Dictionaries define that for something to “emerge” it has to rise from an obscure or inferior position. One could say that humans, by vanquishing the threats of infectious diseases, have emerged as one of the dominant species on the planet. But an ominous foreshadowing of the history of infectious diseases is contained in another dictionary definition of “emerge,” in which emergence refers to coming into being through evolution.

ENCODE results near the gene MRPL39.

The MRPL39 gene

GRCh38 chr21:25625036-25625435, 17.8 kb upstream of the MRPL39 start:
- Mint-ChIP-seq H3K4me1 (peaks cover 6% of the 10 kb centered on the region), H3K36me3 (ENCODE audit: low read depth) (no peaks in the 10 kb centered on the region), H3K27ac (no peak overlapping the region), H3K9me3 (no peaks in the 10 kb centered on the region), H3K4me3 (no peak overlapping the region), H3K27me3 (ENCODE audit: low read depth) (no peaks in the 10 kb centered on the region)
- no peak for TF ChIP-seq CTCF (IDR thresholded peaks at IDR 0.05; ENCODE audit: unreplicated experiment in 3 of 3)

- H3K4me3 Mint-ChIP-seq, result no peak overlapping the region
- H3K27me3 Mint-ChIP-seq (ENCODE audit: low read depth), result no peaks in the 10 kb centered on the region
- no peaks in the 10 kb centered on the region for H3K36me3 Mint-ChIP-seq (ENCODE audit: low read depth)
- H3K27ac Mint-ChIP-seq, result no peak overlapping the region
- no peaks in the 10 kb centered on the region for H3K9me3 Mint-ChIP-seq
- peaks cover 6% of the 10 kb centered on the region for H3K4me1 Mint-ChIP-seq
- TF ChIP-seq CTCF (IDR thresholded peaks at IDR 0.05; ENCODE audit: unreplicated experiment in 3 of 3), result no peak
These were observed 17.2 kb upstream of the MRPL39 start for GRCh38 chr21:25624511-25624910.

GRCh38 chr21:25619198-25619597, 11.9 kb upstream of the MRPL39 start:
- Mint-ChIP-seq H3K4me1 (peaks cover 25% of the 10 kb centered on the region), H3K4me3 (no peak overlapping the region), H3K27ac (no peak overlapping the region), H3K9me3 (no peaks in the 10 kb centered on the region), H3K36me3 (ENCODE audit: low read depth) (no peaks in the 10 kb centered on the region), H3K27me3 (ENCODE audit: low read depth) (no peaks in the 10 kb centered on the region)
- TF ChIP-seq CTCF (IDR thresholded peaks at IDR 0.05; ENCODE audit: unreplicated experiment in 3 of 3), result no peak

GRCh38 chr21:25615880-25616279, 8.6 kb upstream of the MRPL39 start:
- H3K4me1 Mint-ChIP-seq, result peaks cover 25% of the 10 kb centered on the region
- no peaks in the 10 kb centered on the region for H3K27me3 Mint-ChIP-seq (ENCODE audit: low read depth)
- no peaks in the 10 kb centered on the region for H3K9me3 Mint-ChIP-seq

While the human species has developed an armamentarium to ward off the known infectious threats to health, the microbial world has not been idle. One only has to peruse newspaper headlines to realize that reports of emerging infections are increasing at an alarming rate. Humans around the world are continually battling viruses, bacteria, prions, and parasites. Sorting through the plethora of new infectious threats to human health and biosecurity can be daunting, even for infectious disease specialists. The rapid-fire pace with which new discoveries of unknown pathogens are announced makes most textbooks irrelevant when it comes to this topic, and one is left to use Internet search engines when colleagues or patients inquire about some exotic new infection creating havoc on the other side of the globe. A recent review on this topic begins with a fitting 19th-century quote from Rudolf Virchow: “Not a single year passes without [which] . . . we can tell the world: here is a new disease!”1